As I mentioned in my original post, Exploring Excel 2013 as Microsoft’s BI Client, I will be posting tips regularly about using Excel 2013.  Much of the content will be a result of my daily interactions with business users and other BI devs.  In order to not forget what I learn or discover, I write it down … here.  I hope you too will discover something new you can use.  Enjoy!

Using Color Scales

In the last tip we covered using conditional formatting with Data Bars. Next up is Color Scales.

What Are Color Scales?

Color Scales are a conditional formatting feature that can be applied to cells in Excel.  Color scales “color” the cell based on the data that the formatting is applied to.  The color scale feature works with pivot tables and standard cells in Excel.  Our focus will be on using color scale with pivot tables.

You will find the option to add data bars on the Conditional Formatting button on the HOME ribbon as shown below.

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First starting with a single column, we can use use Quick Analysis or the Ribbon to apply our Color Scale rules. While the data bar used size to highlight the differences in the data, color scales will, obviously, use color. The most common color scale to use is to use Red for lower numbers to green for higher with yellow or white in the middle. Let’s apply that to our column of data.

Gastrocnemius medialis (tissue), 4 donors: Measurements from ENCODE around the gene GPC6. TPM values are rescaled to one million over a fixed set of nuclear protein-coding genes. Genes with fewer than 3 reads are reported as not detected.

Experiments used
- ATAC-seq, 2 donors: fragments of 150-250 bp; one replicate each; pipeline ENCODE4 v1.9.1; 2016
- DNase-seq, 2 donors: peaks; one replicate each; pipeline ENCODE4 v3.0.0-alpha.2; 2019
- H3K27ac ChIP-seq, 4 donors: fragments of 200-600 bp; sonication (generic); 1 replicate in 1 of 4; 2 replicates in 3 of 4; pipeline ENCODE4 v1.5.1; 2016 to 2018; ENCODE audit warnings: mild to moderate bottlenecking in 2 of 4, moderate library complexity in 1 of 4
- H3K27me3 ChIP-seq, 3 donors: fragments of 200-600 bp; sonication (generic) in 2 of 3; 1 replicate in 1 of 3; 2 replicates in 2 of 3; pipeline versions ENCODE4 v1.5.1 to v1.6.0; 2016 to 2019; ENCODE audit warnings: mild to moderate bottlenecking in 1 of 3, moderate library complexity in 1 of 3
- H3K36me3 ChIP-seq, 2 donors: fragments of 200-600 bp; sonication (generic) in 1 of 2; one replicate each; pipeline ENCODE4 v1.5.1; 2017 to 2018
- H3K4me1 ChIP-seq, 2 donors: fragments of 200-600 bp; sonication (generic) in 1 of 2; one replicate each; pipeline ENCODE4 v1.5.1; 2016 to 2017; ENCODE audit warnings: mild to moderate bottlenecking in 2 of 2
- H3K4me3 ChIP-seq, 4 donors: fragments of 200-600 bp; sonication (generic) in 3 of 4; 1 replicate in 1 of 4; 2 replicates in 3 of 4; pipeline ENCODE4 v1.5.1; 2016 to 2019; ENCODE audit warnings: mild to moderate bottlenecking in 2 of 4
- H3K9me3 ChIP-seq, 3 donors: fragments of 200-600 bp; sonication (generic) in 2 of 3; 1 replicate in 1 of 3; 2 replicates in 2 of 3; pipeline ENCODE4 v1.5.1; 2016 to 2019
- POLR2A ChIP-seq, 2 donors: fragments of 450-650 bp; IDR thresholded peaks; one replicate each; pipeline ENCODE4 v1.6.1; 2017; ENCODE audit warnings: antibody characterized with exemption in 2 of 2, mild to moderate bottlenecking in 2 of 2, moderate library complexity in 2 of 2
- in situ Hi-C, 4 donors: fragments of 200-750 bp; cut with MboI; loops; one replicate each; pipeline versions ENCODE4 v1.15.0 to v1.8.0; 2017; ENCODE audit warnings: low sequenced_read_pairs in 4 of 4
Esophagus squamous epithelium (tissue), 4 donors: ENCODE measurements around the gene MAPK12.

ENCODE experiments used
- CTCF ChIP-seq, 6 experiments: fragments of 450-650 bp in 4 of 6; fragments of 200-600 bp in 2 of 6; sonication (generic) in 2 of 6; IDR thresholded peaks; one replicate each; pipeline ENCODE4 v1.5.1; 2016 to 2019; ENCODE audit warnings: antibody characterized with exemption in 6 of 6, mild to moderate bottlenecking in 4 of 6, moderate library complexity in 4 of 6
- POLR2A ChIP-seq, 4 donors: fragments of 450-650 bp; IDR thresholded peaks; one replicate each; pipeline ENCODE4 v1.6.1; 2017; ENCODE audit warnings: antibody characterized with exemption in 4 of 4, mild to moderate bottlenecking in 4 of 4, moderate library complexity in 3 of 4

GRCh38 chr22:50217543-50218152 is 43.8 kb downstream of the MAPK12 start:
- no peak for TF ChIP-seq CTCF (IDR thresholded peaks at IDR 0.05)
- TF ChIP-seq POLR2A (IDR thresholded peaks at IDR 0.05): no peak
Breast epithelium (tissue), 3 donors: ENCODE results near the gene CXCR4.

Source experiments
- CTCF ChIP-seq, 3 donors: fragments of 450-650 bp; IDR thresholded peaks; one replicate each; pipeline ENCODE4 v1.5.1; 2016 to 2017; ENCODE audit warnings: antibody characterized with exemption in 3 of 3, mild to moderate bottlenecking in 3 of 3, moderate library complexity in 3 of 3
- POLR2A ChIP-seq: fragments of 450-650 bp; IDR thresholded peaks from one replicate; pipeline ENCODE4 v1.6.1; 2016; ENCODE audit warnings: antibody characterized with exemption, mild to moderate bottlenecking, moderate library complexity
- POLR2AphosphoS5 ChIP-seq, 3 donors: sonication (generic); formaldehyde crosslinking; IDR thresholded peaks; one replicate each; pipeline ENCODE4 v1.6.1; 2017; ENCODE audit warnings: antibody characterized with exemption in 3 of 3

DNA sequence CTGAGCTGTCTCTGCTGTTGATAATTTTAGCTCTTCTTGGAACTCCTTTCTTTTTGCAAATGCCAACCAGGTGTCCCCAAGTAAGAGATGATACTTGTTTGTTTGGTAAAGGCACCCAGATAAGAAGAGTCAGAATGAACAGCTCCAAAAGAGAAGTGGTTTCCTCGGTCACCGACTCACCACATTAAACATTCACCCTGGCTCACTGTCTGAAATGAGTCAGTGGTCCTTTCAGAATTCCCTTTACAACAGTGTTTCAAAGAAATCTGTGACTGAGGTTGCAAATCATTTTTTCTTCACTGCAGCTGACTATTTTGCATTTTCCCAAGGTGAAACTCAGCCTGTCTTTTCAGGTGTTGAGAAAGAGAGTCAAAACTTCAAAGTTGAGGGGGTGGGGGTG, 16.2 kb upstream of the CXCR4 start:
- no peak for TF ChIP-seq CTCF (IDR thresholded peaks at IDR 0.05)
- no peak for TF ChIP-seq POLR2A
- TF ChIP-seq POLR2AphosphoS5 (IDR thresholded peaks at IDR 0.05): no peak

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This is particularly effective when working with percentages or other values where red can mean “bad”.  Keep in mind that you can change the order of the color scaling so that a higher number can be red as well.  You can also use two color scales when that is all that is needed.  I have used two color scales in cases where only two values are present such as a Boolean value.